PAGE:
It used to be a thing. See that 5 in the Pac-12 column, up there in Graph 2? All five of those guys were taken in the first two years of the PCJS regime. See that giant 10 in Graph 3, towering over the SEC? That stack hides a shrinking number.
Meanwhile, since the Hawks snagged Earl Thomas and Russell Okung in the first round of 2010, they've essentially passed on the Big 12.
|Big 12 draftees||2||0||0||1|
|Big 12 UDFA||3||5||0||1|
The apparent move away from the 12's (HOW DARE THEY) really comes to life in that table. Consider that 22 guys came to the Hawks from those conferences in 2010-2011. Only five were admitted in the following two-year period.
2. The FO has virtually no interest in players from weak major conferences.
I averaged out some final college football power rankings from the 2011 and 2012 seasons and found out that there's a simple reason for the lack of selections from the Big Ten, ACC, and Big East/AAC. Those conferences are not good, relatively speaking.
2011 composite power rankings: SEC, Big 12, Pac-12, Big 10, ACC, Big East/AAC
2012 composite power rankings: SEC, Big 12, Pac-12, Big 10, ACC, Big East/AAC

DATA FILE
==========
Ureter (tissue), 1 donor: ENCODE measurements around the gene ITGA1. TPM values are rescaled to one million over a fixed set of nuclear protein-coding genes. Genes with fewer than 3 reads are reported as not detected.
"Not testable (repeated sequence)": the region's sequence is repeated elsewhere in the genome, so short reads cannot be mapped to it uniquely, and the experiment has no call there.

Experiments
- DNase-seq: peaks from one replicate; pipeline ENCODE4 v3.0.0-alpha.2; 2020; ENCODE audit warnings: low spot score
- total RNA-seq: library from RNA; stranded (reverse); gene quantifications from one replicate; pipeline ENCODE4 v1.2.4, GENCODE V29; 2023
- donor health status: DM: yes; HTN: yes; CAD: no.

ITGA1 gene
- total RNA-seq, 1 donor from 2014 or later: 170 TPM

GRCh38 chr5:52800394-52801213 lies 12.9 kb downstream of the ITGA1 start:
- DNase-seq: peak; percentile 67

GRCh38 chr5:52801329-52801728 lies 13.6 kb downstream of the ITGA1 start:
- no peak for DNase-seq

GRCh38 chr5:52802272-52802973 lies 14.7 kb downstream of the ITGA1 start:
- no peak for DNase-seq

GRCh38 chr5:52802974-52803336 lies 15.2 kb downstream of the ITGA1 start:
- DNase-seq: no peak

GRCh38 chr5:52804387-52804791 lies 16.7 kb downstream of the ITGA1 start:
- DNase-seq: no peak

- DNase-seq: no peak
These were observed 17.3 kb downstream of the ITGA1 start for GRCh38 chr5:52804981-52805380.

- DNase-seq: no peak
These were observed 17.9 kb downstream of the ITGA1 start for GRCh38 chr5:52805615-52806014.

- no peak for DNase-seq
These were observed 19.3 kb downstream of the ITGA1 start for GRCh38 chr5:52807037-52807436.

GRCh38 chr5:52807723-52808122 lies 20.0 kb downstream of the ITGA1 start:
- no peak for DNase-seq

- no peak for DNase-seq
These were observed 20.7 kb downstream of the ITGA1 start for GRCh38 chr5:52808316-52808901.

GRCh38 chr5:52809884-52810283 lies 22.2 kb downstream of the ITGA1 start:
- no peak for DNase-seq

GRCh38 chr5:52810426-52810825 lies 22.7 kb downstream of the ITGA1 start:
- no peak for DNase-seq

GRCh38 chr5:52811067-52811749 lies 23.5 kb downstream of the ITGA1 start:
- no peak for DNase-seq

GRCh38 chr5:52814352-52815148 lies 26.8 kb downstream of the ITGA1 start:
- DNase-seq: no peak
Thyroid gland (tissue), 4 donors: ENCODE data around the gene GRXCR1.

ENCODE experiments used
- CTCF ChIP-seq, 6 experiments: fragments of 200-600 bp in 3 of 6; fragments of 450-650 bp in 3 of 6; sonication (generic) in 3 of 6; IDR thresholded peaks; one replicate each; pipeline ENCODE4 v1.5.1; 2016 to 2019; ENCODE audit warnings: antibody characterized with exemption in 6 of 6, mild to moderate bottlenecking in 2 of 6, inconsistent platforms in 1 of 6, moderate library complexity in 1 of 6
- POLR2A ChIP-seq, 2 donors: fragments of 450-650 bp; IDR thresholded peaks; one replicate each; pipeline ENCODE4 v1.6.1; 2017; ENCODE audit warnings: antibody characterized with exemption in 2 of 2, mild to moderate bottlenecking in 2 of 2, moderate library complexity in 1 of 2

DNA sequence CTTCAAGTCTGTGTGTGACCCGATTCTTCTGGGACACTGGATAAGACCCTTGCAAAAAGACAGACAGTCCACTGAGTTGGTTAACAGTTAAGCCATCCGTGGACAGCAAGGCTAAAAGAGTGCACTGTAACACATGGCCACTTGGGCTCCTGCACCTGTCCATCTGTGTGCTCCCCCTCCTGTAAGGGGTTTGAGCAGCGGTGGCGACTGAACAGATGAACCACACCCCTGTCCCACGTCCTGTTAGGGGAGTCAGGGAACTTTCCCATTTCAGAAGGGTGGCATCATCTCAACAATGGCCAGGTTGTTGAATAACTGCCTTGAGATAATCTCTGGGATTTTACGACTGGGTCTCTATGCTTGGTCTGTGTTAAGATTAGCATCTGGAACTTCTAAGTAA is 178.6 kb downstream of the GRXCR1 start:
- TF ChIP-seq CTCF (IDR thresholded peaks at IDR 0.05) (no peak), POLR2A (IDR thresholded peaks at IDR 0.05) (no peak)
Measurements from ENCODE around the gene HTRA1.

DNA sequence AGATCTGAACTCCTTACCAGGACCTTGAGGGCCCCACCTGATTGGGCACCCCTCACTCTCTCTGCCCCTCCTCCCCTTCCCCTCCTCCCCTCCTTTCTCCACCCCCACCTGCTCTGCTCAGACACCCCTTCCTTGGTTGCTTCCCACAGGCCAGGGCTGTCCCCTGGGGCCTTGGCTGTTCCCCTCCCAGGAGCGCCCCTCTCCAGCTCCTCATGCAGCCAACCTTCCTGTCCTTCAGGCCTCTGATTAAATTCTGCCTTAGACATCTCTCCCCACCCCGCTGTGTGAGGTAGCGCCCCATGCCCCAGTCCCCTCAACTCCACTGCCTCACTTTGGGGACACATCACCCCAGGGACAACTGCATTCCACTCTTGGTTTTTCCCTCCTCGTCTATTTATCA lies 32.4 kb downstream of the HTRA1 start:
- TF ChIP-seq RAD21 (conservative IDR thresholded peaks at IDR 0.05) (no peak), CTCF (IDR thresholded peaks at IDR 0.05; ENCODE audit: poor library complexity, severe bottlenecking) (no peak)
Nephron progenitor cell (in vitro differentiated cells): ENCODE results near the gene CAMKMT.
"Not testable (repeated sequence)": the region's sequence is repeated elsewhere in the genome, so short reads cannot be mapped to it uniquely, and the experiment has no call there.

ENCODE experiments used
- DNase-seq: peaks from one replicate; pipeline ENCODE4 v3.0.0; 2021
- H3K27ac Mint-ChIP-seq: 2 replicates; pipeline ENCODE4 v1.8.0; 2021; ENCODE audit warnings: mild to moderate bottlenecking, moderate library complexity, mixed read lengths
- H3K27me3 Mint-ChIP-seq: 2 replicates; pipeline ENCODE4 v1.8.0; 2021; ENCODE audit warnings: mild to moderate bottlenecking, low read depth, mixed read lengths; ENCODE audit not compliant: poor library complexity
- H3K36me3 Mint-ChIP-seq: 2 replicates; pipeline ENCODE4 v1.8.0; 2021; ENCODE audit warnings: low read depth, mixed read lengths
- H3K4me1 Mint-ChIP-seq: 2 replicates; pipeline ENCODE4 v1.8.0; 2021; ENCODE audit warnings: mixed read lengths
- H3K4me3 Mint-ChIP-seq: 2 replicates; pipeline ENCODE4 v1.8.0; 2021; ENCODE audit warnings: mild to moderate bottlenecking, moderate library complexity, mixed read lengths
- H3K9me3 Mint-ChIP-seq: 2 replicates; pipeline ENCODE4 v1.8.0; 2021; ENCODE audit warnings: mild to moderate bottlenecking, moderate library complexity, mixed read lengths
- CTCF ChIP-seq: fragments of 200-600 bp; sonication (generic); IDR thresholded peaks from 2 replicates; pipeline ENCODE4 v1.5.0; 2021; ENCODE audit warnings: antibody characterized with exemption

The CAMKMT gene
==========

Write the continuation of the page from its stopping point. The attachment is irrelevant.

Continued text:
(Rankings synthesized from ESPN, bleacherreport.com and Jeff Sagarin. They just happened to match by semi-coincidence.)
In four years, the Seahawks have drafted or signed as UDFA a total of 41 players from the top three conferences, and a scant 13 from the bottom three. 41-13. It's almost like a CLink score.
Two conclusions leap out: perhaps inferior conferences do not impress PCJS, or the uneven competition throws a monkey wrench into their evaluation process. Either way, they've shown they prefer to shop elsewhere.
A good way to illustrate this point, is by remembering that the Hawks have drafted or signed as UDFA a total of four players from Utah State University -- one more than they've ever added from the entire Big East/AAC. And that includes two guys from West Virginia, a school which has since left the conference.